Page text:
Do You Juice? Notes on a Noisy Movement
At the hour just after dawn, before the morning news shows and reruns of “Leave It to Beaver,” there they are, wide-eyed and awake on your TV screen: the perky people. Starring in their own 30-minute info-mercials, they want to improve your life . . . for just two or four or maybe 10 easy payments. They will sell you miraculous products to gloss your hair, tone your thighs, smooth your skin and fix your negative personality. But most of all, they want to sell you a juice machine.
Consider the lineup last Saturday morning. There was Jack LaLanne, the celebrity “guest” on a show called “Amazing Discoveries,” looking fit as ever at 77 and doing chin-ups around his faux-naive lug of a host to sell his machine, the Juice Tiger. “This is absolutely modern . . . this is today!” he exclaimed, as lovely wife Elaine LaLanne busily juiced out samples for the studio audience.
A few channels over, on “The Joy of Juicing,” stern Gary Null Ph.D lectured the audience on its noxious habits, while his bubbly female host chirped “That’s really good!” after every sip of juice (though she did sort of wrinkle her nose at the one that contained a hit of raw garlic). “ Six cups a day?” Null chided a hapless coffee drinker. “Do you know what you’re doing to your adrenal glands?”
Then there was the man who started the whole morning TV juice craze, Jay Kordich, known to his fans as the Juiceman. Slightly less hyper than its competitors, but no less intense, “The Juiceman Show” features lots of authoritative newspaper and magazine quotes from experts on the value of eating fresh vegetables and, just like “Nightline,” apparent satellite linkups with doctors and nutritionists who confirm that yes, juicing is good for your health.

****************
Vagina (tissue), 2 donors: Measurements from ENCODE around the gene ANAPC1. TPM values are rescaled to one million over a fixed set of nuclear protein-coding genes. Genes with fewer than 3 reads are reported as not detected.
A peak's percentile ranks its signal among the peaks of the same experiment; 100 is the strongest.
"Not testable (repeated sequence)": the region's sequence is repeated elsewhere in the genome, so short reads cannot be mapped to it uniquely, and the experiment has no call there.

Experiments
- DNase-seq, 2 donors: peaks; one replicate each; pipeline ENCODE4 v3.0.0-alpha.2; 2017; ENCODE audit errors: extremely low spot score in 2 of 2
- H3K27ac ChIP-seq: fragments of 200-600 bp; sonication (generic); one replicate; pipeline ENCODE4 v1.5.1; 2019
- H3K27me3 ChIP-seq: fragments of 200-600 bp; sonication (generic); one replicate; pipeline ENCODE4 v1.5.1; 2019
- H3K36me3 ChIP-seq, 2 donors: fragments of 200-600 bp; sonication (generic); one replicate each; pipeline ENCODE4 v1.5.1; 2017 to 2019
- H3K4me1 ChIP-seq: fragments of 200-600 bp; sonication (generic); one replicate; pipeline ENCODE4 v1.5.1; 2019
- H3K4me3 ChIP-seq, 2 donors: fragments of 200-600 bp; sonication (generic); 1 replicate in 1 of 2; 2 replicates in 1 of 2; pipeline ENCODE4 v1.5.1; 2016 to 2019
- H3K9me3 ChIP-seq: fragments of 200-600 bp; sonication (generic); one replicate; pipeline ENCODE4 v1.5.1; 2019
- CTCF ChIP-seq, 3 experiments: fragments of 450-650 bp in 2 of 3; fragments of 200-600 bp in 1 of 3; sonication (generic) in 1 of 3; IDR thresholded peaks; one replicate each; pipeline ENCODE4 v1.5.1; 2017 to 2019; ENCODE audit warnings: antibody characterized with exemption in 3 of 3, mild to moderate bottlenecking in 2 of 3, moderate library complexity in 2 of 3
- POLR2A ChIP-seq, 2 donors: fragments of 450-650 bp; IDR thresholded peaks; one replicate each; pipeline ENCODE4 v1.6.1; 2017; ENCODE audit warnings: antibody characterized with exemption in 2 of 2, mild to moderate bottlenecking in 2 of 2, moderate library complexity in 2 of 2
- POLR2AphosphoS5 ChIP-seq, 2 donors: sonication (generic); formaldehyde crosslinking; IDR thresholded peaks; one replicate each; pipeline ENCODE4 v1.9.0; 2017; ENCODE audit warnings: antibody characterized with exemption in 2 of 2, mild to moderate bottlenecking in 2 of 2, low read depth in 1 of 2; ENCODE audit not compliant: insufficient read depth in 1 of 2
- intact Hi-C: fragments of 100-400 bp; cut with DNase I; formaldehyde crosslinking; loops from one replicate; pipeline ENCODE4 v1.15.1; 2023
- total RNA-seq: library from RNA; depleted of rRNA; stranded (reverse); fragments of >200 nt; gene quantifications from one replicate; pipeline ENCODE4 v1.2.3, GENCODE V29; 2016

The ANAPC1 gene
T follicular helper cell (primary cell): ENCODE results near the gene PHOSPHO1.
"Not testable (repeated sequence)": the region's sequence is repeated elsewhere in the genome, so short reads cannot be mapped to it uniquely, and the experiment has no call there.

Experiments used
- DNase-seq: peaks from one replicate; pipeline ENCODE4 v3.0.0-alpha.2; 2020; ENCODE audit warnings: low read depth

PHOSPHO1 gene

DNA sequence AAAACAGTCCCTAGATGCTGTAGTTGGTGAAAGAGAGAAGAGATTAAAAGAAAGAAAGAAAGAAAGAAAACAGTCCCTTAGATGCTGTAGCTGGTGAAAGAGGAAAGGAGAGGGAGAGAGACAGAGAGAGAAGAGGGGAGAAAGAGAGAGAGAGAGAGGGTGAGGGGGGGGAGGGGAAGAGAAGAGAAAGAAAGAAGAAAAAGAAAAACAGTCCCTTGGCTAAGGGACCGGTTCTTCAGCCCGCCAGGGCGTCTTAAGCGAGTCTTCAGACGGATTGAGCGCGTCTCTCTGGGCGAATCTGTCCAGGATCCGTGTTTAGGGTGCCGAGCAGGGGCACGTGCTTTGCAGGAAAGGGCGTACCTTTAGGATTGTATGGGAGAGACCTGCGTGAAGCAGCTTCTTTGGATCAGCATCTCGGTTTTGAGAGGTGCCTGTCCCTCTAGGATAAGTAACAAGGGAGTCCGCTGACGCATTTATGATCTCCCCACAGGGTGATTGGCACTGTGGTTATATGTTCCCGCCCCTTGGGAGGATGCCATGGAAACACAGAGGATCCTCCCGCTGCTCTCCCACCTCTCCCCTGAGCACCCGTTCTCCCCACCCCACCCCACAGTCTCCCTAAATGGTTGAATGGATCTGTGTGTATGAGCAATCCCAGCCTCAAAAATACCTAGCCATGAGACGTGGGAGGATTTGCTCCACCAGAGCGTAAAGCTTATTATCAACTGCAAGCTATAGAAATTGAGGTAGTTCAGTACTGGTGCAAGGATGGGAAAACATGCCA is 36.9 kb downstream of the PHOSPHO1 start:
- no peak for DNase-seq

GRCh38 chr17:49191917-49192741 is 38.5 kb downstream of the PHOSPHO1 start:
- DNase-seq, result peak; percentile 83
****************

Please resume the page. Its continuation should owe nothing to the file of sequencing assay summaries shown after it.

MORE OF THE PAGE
Lately, though, the juicing phenomenon has become more than a between-channels curiosity. No longer an activity limited to health nuts and aging hippies, juicing is a full-blown trend. “Juice” is even a reflexive verb, as in, “Do you juice?” An affirmative answer may lead to a hot date--maybe a midnight shot of wheatgrass at I Love Juicy followed by a lazy Saturday morning eyeing beets at the local farmer’s market.
Just check out your local department store. A year ago you might have found a juice extractor in the housewares section, but now you’re likely to see at least four or five makes--if they haven’t already sold out.
“This is an exploding business category,” says George Whitney, vice president and merchandising administrator for housewares of Macy’s California. “It’s not as big as espresso/cappuccino makers but it’s certainly one of the hottest. It’s just growing like crazy.”
And check your neighborhood bookstore too--juice books are selling out practically as soon as they hit the shelves. “It’s taken us all by surprise,” says Mark Hill, manager of South Coast Plaza’s Rizzoli Books, a store normally known for its art and architecture books. “A good seller for us usually means 20 to 25 copies a week. But we’ve been selling 50 copies a week of the juice books.” Hill is so impressed he’s having a juice author, Stephen Blauer, who wrote “The Juicing Book,” visit the store for a book-signing on April 11.
The most successful current juice book, however, is “Juicing for Life” by Cherie Calbom and Maureen Keane. It was released in January and is already in its seventh printing, which will bring the number of copies published to 500,000. For the last four weeks, the book has been in the top 10 of B. Dalton’s trade paperback list and it has a good shot of making the New York Times bestseller list.
“Sales are stronger on the West Coast,” says Avery Publishing sales manager Ken Rajman, who handles the book, “but it’s doing well all over the country--juicing is a national phenomenon. At first it was fueled, I think, by the info-mercials. And to some extent it’s gizmo-itis. I mean, it’s fun to push carrots down a juicer with a plunger. But it’s beyond that now; it’s definitely word of mouth. People want to feel healthy.”